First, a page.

No wonder my wife can’t remember anything I say

Well, it’s no surprise that women prefer men with deep voices.  Yet, despite the fact that roughly 1/3 of the time telemarketers refer to me as “m’am,” I found a good woman anyway.  Alas, it’s not only a preference for deep voices, women actually remember things better they hear from a lower male voice:

In a recent experiment, researchers asked 45 women to try to remember objects that flashed on their computer screens—innocuous items like “fish” or “microscope.” As the items appeared, either a male or female voice identified them; these voices were either slightly raised in pitch, by audio-editing software, or slightly lowered.

In a follow-up test, the women saw pairs of objects and were asked which ones they’d studied. For the purposes of memorization, there was no effect of pitch alteration when it came to female voices: The participants remembered roughly the same number of objects whether the voices were extra-high or extra-low.

But the women remembered 84.7% of the objects spoken by extra-low male voices, compared with 77.8% for those spoken by a the higher male voices, a statistically significant difference. (A second experiment that incorporated non-altered voices found much the same thing, with the unaltered male voice performing midway between the high and low voices. Again, there was no relationship between female-pitch and memory, with this female audience.)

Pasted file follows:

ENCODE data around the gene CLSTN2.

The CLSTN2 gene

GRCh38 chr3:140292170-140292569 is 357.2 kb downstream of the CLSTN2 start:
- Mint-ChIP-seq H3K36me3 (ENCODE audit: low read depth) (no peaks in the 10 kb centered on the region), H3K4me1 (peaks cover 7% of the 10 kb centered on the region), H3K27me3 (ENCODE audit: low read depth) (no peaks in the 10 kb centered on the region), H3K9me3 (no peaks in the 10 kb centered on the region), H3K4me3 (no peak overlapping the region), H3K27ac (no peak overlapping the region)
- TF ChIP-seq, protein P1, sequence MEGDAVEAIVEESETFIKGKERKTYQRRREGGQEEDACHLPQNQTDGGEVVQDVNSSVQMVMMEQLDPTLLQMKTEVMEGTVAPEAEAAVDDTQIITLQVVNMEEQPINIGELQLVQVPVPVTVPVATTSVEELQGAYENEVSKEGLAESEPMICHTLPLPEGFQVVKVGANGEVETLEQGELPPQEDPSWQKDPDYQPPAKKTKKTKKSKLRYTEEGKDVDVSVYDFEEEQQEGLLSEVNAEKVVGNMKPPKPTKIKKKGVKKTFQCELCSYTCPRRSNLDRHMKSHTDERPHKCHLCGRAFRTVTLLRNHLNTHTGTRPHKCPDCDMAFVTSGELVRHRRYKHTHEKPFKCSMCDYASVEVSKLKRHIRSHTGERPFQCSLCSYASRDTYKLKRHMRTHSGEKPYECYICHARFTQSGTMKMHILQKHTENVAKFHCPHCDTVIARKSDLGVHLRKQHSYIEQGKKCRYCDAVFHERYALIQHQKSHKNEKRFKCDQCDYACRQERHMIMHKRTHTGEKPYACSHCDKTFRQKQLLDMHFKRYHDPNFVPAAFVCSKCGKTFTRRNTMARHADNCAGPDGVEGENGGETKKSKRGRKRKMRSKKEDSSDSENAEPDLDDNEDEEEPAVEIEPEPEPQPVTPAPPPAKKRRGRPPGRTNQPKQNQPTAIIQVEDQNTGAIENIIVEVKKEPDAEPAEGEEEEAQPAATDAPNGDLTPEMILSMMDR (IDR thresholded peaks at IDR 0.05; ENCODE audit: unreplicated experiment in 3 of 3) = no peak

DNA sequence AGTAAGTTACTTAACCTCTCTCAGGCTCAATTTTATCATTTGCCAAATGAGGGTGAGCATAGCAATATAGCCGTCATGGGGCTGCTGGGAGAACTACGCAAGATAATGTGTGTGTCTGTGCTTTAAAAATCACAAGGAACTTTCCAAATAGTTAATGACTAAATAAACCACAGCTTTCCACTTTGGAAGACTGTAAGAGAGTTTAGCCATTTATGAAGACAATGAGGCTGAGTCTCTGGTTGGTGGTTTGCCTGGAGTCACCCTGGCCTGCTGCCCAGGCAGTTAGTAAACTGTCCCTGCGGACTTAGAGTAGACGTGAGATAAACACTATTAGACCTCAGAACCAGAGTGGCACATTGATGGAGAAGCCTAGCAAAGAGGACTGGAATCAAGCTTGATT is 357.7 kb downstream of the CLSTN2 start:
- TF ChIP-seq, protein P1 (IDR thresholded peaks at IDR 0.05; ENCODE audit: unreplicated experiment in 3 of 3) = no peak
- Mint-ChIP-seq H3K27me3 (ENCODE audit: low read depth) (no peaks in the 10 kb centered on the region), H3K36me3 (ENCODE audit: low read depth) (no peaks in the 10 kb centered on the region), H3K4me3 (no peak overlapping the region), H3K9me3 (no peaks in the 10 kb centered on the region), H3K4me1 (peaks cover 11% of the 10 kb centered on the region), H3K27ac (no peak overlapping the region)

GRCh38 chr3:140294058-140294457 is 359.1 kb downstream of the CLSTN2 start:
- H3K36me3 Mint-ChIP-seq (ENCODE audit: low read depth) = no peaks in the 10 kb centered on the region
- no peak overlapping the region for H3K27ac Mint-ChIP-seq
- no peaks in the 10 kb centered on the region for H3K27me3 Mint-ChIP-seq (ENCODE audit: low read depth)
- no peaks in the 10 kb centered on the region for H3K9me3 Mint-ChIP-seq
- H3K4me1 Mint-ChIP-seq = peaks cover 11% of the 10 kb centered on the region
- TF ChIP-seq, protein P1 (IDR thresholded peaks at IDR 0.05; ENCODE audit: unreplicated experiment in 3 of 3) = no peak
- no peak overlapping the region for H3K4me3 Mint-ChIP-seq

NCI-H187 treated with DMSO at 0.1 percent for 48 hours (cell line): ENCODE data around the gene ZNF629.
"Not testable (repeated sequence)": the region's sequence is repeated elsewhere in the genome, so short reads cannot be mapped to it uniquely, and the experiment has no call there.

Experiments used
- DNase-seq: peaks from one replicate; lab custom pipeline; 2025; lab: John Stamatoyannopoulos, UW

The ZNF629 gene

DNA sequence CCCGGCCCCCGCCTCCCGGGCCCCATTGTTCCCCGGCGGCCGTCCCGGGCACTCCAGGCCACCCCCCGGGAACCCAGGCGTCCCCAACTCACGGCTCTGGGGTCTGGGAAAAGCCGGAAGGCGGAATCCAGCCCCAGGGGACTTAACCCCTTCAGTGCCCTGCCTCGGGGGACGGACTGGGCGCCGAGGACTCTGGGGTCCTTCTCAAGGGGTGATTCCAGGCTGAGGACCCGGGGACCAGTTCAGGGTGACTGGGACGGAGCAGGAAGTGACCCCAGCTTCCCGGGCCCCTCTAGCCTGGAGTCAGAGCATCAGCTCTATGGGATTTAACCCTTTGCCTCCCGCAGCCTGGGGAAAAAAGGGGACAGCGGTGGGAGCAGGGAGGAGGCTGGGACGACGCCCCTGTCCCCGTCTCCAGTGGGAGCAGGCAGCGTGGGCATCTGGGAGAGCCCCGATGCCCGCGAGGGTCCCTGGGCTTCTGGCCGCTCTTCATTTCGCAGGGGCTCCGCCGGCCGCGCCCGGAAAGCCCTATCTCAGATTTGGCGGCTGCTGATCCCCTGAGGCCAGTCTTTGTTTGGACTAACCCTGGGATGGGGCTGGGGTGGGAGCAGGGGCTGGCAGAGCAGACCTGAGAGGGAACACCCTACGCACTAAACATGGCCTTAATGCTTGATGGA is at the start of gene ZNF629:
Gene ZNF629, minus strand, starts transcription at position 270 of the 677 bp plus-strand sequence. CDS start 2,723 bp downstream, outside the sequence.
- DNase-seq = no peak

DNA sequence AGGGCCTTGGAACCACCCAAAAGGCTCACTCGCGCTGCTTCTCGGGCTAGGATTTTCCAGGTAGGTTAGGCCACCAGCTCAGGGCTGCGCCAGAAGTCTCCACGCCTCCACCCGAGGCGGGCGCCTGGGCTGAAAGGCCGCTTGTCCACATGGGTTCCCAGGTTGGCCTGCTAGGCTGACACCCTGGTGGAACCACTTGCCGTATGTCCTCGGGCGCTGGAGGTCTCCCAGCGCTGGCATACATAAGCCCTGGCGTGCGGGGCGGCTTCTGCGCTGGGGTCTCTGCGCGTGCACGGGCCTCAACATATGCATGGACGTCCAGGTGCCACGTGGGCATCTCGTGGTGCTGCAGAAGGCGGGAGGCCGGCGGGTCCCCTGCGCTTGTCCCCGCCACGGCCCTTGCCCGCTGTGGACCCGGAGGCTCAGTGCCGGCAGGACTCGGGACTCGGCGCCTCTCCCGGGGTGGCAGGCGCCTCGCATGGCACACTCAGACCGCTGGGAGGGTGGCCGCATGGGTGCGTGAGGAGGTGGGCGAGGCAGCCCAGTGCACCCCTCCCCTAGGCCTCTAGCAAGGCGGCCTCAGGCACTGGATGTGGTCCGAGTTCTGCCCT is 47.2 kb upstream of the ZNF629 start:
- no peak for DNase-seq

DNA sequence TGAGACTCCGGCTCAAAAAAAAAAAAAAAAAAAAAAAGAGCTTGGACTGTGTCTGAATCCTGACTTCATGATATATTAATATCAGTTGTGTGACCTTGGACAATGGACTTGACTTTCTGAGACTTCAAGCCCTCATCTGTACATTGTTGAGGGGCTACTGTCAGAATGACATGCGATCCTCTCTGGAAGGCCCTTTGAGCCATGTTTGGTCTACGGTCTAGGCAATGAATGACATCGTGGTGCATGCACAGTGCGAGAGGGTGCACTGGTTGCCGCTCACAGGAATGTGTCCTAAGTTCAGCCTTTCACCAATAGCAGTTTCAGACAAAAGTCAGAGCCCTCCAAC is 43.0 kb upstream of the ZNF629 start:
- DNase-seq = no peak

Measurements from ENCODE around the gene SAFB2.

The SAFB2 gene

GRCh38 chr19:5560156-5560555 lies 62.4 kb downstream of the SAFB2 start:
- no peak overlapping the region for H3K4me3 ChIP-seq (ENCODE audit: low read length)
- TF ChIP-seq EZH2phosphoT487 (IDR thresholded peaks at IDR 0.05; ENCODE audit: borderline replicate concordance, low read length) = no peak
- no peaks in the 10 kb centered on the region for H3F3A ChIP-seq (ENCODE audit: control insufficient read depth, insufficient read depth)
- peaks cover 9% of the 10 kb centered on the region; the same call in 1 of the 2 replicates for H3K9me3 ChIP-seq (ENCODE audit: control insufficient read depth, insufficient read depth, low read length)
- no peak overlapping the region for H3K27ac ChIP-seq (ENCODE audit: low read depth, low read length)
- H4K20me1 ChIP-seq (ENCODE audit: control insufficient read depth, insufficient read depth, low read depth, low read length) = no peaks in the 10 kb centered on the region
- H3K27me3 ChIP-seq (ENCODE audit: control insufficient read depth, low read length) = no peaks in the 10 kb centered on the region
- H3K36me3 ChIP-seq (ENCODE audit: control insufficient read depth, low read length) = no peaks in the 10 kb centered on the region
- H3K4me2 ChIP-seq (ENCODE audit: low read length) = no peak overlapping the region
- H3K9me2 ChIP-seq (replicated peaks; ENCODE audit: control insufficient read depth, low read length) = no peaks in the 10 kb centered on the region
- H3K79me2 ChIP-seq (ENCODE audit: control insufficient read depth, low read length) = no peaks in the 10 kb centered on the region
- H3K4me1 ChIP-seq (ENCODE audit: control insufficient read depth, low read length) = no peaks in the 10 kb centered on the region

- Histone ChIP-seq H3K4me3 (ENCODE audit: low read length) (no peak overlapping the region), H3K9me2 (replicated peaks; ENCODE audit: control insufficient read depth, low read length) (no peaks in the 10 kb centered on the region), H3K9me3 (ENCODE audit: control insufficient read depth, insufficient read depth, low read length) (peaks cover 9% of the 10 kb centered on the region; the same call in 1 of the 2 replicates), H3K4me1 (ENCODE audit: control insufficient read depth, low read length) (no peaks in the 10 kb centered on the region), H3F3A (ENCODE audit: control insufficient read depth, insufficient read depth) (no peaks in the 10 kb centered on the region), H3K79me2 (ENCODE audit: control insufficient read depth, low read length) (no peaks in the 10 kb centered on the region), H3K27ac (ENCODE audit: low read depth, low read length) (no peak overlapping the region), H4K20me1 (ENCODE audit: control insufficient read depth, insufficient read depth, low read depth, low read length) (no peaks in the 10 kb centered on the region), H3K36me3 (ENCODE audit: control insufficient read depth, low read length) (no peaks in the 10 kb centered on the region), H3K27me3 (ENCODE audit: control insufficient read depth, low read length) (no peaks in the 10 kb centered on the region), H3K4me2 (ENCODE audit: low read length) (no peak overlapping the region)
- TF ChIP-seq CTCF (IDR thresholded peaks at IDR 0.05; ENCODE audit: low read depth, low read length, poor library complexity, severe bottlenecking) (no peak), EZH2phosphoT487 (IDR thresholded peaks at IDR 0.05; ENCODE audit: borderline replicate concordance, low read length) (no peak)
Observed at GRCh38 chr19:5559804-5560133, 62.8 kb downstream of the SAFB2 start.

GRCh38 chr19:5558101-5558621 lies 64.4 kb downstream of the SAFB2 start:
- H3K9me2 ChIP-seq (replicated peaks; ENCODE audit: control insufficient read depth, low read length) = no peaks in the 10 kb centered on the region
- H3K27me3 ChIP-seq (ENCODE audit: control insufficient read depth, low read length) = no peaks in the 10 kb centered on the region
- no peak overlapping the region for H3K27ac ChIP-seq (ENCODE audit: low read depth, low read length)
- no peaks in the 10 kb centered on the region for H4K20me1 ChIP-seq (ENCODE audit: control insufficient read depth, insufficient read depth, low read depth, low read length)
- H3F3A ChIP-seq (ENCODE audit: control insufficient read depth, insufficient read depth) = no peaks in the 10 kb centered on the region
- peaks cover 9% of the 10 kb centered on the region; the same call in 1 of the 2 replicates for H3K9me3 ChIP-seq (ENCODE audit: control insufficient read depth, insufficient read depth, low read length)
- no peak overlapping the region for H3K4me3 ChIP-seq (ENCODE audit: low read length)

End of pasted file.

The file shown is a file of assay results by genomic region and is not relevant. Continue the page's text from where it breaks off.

The two experiments “indicate for the first time,” the authors write, ” … that signals from the opposite sex important for mate choice affect the accuracy of women’s memory.” One hypothesis is that women have learned (in the evolutionary sense) to pay special attention to “conspicuously masculine” men, because these men are 1) potentially attractive mates; and 2) potentially dangerous, because of heightened aggressiveness, for example.

Hmmm, perhaps I’ll take solace in that second hypothesis.  Surely, I don’t lack for attractiveness :-).

About Steve Greene
Professor of Political Science at NC State http://faculty.chass.ncsu.edu/shgreene

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